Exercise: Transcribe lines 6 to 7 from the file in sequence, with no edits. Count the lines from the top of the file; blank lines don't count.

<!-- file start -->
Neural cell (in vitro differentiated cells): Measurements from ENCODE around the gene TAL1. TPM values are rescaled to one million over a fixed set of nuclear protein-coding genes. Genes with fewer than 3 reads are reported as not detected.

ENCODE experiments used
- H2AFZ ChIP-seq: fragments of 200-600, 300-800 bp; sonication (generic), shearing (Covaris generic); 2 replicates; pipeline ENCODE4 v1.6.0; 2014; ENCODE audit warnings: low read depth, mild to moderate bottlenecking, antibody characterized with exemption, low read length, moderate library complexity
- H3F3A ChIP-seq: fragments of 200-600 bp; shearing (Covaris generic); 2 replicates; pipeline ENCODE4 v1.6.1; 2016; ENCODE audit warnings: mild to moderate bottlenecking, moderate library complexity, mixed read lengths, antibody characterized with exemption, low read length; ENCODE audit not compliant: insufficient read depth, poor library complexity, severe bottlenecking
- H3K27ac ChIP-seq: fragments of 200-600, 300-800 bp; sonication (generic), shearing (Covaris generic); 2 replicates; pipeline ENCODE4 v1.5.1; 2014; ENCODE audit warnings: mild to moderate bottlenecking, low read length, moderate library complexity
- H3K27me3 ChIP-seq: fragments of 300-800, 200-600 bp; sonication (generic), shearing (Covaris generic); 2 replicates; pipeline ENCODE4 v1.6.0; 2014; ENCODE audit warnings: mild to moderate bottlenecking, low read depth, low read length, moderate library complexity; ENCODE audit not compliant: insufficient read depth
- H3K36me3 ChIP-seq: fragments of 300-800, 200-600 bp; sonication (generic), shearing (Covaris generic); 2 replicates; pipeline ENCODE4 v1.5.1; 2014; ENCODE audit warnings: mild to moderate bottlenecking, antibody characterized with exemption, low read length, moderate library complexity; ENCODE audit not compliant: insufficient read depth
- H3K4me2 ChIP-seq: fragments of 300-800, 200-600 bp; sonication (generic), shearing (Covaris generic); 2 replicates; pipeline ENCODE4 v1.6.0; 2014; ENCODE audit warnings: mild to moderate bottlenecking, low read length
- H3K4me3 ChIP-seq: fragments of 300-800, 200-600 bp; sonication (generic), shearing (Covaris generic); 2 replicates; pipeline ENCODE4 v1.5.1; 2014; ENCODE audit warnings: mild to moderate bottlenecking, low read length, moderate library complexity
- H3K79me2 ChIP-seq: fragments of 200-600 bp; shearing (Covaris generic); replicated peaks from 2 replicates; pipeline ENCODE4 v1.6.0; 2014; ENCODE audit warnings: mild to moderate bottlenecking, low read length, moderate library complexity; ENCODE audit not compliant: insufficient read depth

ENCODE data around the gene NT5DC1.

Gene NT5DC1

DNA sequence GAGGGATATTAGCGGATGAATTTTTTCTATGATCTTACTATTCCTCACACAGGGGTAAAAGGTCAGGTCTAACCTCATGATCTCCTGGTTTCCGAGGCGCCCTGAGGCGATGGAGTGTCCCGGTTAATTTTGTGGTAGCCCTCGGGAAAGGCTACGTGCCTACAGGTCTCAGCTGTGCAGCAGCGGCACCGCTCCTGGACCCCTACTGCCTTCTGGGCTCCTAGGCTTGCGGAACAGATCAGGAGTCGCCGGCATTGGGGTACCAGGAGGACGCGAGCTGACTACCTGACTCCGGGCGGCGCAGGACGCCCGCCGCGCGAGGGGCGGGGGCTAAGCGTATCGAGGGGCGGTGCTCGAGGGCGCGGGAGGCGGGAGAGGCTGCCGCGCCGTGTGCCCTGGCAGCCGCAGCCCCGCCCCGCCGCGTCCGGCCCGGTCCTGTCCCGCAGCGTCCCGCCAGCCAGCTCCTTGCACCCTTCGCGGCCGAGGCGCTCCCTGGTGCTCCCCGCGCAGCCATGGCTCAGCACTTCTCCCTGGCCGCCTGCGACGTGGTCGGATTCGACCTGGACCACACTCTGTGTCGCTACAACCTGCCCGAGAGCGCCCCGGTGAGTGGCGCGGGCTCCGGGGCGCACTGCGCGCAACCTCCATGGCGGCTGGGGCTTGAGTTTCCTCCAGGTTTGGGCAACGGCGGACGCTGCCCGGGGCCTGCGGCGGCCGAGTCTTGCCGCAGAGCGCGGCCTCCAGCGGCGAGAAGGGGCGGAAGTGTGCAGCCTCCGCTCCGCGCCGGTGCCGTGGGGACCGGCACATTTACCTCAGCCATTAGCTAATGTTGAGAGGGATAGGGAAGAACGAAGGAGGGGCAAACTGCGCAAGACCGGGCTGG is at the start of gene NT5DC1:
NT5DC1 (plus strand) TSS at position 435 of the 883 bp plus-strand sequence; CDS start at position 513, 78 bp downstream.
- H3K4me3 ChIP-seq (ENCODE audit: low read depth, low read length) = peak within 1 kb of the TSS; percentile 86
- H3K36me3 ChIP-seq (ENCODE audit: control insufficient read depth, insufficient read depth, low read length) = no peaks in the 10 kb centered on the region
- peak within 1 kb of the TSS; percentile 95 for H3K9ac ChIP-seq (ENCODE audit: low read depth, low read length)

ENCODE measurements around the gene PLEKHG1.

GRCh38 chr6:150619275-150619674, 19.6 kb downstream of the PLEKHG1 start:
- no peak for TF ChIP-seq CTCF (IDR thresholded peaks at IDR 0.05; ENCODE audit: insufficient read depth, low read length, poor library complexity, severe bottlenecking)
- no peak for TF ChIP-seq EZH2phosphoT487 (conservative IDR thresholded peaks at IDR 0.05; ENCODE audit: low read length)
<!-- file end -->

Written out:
- H3K27me3 ChIP-seq: fragments of 300-800, 200-600 bp; sonication (generic), shearing (Covaris generic); 2 replicates; pipeline ENCODE4 v1.6.0; 2014; ENCODE audit warnings: mild to moderate bottlenecking, low read depth, low read length, moderate library complexity; ENCODE audit not compliant: insufficient read depth
- H3K36me3 ChIP-seq: fragments of 300-800, 200-600 bp; sonication (generic), shearing (Covaris generic); 2 replicates; pipeline ENCODE4 v1.5.1; 2014; ENCODE audit warnings: mild to moderate bottlenecking, antibody characterized with exemption, low read length, moderate library complexity; ENCODE audit not compliant: insufficient read depth